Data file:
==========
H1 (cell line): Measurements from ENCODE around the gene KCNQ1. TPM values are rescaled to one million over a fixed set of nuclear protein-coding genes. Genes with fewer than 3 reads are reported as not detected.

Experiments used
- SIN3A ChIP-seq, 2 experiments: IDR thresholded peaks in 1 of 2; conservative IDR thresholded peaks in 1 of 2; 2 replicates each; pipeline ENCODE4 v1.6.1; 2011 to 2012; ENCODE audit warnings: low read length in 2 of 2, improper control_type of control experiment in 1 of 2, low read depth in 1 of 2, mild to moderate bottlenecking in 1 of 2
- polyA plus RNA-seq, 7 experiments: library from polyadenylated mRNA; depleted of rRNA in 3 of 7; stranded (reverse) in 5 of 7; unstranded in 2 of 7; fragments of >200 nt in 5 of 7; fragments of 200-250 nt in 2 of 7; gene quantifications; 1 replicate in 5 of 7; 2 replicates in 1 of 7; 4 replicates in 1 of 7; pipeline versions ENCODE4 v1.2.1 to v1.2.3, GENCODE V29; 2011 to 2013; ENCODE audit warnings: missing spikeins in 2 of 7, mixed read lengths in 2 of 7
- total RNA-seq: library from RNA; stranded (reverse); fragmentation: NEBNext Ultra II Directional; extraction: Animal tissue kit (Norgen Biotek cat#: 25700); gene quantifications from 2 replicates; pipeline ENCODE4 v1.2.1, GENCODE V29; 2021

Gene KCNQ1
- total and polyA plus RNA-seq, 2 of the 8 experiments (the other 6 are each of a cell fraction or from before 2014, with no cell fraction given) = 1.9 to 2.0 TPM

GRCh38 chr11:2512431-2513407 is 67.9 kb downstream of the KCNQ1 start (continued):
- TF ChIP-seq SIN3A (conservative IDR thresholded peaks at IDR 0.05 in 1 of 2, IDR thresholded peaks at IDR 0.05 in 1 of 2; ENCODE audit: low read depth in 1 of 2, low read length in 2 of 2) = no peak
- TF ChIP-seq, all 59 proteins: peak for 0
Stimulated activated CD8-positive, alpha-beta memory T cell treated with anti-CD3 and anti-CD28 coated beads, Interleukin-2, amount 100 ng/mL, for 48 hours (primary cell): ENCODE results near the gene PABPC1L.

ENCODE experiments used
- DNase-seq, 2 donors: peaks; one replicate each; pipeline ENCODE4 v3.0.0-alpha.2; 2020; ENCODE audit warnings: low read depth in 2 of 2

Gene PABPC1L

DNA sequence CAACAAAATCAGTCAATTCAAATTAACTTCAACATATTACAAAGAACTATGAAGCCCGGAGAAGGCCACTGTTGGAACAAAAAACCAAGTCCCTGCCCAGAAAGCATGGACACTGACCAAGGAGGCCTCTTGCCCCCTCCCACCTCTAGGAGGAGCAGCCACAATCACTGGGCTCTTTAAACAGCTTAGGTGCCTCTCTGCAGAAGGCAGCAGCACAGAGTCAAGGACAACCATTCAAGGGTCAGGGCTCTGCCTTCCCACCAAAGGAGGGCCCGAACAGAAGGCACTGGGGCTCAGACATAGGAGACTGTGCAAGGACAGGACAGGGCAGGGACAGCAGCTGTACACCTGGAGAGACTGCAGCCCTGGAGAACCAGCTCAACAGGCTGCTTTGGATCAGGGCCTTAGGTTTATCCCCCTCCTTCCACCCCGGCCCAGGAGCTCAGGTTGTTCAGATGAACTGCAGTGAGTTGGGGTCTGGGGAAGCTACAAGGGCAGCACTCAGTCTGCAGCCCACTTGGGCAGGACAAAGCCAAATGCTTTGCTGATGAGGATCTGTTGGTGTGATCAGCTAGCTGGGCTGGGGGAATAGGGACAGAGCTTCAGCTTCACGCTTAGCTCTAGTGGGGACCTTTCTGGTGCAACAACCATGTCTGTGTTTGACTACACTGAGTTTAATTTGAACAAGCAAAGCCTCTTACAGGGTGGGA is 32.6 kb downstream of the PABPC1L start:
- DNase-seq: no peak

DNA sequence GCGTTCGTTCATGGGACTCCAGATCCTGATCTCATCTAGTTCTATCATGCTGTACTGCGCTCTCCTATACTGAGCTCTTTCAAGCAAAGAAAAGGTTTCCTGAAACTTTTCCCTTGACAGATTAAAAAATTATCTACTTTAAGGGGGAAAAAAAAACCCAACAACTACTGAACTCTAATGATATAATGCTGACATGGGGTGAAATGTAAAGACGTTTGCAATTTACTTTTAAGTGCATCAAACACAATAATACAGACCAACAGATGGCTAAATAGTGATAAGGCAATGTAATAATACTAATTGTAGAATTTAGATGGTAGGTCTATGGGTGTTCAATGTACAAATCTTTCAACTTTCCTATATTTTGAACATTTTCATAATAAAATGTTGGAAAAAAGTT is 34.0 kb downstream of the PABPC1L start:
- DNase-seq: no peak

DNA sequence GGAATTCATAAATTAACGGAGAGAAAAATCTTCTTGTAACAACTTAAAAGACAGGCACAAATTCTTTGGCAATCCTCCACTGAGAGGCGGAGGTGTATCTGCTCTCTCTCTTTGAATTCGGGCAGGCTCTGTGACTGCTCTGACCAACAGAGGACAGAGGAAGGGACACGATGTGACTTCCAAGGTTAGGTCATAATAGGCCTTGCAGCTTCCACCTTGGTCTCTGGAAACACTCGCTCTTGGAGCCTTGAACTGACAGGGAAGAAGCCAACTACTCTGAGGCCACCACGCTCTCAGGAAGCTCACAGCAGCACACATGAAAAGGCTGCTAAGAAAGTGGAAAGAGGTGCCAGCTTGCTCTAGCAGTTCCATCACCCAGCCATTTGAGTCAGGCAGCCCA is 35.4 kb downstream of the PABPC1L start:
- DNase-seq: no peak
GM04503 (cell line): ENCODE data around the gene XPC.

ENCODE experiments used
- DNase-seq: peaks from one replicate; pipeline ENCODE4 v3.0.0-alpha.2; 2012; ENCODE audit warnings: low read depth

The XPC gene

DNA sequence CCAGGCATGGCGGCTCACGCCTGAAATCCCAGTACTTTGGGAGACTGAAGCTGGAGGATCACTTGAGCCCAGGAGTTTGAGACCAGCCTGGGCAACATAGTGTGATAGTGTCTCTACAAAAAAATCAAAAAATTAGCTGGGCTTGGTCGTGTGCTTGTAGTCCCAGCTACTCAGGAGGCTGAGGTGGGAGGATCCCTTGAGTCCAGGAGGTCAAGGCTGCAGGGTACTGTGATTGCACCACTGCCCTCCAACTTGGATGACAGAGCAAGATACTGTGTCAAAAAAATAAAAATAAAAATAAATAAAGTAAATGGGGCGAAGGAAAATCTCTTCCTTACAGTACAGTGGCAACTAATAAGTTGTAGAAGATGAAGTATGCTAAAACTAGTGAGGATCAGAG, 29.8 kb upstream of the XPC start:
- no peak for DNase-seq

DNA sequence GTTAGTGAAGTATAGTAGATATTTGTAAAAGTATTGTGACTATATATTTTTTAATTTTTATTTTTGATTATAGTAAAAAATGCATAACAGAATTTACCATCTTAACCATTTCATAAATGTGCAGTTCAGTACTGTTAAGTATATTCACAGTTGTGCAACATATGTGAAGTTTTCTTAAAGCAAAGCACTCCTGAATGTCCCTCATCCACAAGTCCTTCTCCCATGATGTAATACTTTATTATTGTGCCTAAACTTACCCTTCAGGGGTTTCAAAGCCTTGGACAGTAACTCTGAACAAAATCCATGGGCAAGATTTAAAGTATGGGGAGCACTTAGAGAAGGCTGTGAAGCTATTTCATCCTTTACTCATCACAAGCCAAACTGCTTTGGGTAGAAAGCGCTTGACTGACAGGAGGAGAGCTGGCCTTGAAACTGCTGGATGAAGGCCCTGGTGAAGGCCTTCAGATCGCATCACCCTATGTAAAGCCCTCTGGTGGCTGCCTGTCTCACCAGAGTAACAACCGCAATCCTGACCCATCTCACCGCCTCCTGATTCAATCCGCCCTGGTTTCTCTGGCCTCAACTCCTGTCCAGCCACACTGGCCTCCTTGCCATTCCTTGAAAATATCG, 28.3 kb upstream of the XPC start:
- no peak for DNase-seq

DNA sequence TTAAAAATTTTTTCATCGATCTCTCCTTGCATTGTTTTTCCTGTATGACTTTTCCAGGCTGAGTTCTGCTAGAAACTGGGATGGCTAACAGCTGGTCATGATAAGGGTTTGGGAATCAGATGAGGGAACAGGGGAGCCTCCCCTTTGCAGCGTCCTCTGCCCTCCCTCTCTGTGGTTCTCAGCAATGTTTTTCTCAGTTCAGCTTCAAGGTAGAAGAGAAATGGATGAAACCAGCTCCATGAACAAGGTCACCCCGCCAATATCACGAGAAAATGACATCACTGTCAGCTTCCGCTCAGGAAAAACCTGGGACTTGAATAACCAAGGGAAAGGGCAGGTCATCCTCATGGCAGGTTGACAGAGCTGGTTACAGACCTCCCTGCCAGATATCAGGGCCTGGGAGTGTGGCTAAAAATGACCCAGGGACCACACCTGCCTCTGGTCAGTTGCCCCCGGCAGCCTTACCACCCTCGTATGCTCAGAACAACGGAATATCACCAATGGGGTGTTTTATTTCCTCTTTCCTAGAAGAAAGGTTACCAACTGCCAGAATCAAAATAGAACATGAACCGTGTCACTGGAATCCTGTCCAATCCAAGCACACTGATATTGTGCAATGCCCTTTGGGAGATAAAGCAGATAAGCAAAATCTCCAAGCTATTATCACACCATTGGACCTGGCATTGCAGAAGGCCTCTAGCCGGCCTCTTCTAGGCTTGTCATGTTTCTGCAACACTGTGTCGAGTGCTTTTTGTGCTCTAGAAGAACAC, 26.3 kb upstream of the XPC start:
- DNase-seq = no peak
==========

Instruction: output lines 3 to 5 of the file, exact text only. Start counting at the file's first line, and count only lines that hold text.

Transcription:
- SIN3A ChIP-seq, 2 experiments: IDR thresholded peaks in 1 of 2; conservative IDR thresholded peaks in 1 of 2; 2 replicates each; pipeline ENCODE4 v1.6.1; 2011 to 2012; ENCODE audit warnings: low read length in 2 of 2, improper control_type of control experiment in 1 of 2, low read depth in 1 of 2, mild to moderate bottlenecking in 1 of 2
- polyA plus RNA-seq, 7 experiments: library from polyadenylated mRNA; depleted of rRNA in 3 of 7; stranded (reverse) in 5 of 7; unstranded in 2 of 7; fragments of >200 nt in 5 of 7; fragments of 200-250 nt in 2 of 7; gene quantifications; 1 replicate in 5 of 7; 2 replicates in 1 of 7; 4 replicates in 1 of 7; pipeline versions ENCODE4 v1.2.1 to v1.2.3, GENCODE V29; 2011 to 2013; ENCODE audit warnings: missing spikeins in 2 of 7, mixed read lengths in 2 of 7
- total RNA-seq: library from RNA; stranded (reverse); fragmentation: NEBNext Ultra II Directional; extraction: Animal tissue kit (Norgen Biotek cat#: 25700); gene quantifications from 2 replicates; pipeline ENCODE4 v1.2.1, GENCODE V29; 2021